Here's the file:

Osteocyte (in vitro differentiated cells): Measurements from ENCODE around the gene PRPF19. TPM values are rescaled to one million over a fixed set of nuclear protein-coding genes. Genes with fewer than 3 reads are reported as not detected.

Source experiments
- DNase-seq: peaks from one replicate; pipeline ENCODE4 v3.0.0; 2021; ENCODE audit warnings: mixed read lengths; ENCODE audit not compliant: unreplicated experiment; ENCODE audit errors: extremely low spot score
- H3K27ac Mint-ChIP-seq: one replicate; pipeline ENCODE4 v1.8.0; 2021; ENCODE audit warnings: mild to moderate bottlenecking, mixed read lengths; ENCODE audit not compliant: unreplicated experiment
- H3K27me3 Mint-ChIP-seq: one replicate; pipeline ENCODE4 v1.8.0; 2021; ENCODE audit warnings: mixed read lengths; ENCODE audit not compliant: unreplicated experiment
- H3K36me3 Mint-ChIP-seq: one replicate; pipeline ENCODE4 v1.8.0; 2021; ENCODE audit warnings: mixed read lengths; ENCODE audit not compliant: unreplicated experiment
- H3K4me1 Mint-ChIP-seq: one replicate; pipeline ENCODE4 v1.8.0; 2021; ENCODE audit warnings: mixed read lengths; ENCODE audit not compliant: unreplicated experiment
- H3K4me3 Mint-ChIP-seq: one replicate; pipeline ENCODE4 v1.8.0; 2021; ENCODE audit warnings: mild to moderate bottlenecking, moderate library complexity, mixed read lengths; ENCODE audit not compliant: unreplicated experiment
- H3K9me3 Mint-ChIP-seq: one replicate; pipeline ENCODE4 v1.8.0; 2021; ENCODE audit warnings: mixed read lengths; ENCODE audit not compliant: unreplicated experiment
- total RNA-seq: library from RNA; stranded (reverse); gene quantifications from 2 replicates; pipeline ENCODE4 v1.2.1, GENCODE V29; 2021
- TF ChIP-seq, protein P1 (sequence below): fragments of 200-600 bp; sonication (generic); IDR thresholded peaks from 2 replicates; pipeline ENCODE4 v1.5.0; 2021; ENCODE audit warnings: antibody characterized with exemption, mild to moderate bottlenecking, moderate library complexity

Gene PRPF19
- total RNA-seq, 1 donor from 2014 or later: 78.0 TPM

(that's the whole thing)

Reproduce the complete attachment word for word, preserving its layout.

Osteocyte (in vitro differentiated cells): Measurements from ENCODE around the gene PRPF19. TPM values are rescaled to one million over a fixed set of nuclear protein-coding genes. Genes with fewer than 3 reads are reported as not detected.

Source experiments
- DNase-seq: peaks from one replicate; pipeline ENCODE4 v3.0.0; 2021; ENCODE audit warnings: mixed read lengths; ENCODE audit not compliant: unreplicated experiment; ENCODE audit errors: extremely low spot score
- H3K27ac Mint-ChIP-seq: one replicate; pipeline ENCODE4 v1.8.0; 2021; ENCODE audit warnings: mild to moderate bottlenecking, mixed read lengths; ENCODE audit not compliant: unreplicated experiment
- H3K27me3 Mint-ChIP-seq: one replicate; pipeline ENCODE4 v1.8.0; 2021; ENCODE audit warnings: mixed read lengths; ENCODE audit not compliant: unreplicated experiment
- H3K36me3 Mint-ChIP-seq: one replicate; pipeline ENCODE4 v1.8.0; 2021; ENCODE audit warnings: mixed read lengths; ENCODE audit not compliant: unreplicated experiment
- H3K4me1 Mint-ChIP-seq: one replicate; pipeline ENCODE4 v1.8.0; 2021; ENCODE audit warnings: mixed read lengths; ENCODE audit not compliant: unreplicated experiment
- H3K4me3 Mint-ChIP-seq: one replicate; pipeline ENCODE4 v1.8.0; 2021; ENCODE audit warnings: mild to moderate bottlenecking, moderate library complexity, mixed read lengths; ENCODE audit not compliant: unreplicated experiment
- H3K9me3 Mint-ChIP-seq: one replicate; pipeline ENCODE4 v1.8.0; 2021; ENCODE audit warnings: mixed read lengths; ENCODE audit not compliant: unreplicated experiment
- total RNA-seq: library from RNA; stranded (reverse); gene quantifications from 2 replicates; pipeline ENCODE4 v1.2.1, GENCODE V29; 2021
- TF ChIP-seq, protein P1 (sequence below): fragments of 200-600 bp; sonication (generic); IDR thresholded peaks from 2 replicates; pipeline ENCODE4 v1.5.0; 2021; ENCODE audit warnings: antibody characterized with exemption, mild to moderate bottlenecking, moderate library complexity

Gene PRPF19
- total RNA-seq, 1 donor from 2014 or later: 78.0 TPM